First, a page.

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Olympics Conclude Without Any Major Disruptions

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The 2008 Summer Olympics in Beijing concluded today without experiencing any major disruptions. This despite an announcement by the Chinese government that they had set aside designated protest zones, and even furnished these with basic accommodations for the protesters.

OK, there weren't really any accommodations provided.

And the three designated protest zones were far from the Bird's Nest and the other Olympic venues.

One, Shije "World" Park, contains this stirring effigy of the U.S. Capital building, a symbol of democracy and representative government.

But the zones remained 100% protest free during the Olympics. This might have had something to do with the process of applying for a permit to protest.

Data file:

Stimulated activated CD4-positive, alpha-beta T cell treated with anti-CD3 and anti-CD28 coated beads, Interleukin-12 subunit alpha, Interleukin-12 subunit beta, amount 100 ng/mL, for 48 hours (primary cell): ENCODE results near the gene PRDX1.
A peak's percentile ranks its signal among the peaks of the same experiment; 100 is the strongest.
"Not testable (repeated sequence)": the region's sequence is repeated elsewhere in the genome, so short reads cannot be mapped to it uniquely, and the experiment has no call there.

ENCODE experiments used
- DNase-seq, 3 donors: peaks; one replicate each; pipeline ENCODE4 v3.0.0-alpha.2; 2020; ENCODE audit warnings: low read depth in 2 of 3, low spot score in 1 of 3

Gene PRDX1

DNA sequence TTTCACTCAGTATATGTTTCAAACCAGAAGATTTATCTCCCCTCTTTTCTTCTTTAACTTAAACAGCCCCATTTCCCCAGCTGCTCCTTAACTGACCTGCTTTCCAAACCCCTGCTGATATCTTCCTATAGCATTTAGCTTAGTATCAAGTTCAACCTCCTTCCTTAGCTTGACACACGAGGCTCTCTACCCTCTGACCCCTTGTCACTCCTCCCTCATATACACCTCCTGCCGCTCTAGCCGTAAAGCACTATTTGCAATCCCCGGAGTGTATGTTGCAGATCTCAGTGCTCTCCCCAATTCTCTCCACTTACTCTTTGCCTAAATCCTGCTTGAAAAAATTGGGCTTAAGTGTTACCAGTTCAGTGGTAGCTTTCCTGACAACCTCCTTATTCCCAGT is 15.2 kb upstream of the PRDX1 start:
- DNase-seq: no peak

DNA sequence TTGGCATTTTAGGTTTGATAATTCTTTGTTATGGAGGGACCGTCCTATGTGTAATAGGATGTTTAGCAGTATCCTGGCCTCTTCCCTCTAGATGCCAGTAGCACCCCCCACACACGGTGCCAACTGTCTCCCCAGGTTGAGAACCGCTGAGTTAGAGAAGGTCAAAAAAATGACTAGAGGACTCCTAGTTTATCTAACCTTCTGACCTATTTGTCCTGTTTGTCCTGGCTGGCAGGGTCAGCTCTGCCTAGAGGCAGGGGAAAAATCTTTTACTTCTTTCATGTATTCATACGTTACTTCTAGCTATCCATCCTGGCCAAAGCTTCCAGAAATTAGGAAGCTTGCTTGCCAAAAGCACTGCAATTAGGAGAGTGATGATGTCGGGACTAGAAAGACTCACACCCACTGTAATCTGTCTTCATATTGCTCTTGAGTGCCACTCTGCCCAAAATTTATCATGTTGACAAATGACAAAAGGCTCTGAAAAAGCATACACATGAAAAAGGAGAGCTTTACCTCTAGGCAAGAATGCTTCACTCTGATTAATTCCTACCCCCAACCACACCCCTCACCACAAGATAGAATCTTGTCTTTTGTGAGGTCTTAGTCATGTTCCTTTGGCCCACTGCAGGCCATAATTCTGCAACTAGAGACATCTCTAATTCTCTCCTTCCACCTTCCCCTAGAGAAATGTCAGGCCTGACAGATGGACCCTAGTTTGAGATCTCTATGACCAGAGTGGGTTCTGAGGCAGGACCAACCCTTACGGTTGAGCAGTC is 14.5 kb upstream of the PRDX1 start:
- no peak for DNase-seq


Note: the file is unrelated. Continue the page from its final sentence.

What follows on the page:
The following from BBC News:

Just before the Olympic Games began, officials said ordinary Chinese people would be able to apply for permission to vent their feelings.

But several would-be demonstrators appear to have been detained by the authorities after trying to apply for that permission.

This is just one way in which China is attempting to restrict embarrassing protests during the Olympic Games.

"The protest application process clearly isn't about giving people greater freedom of expression, but making it easier for the police to suppress it," said Sophie Richardson, from Human Rights Watch.

One of those detained is Zhang Wei, who was held after applying to stage a protest about her family's forced eviction from their courtyard home.

Her son, Mi Yu, said she was initially supposed to be held for just three days for "disturbing social order", but that that had now been extended to 30 days.

Ms Zhang, forced to move to make way for redevelopment in Beijing's Qianmen district, made several protest applications.

"She went every two or three days after seeing a report about the parks. But the police did not give their approval," Mr Mi said.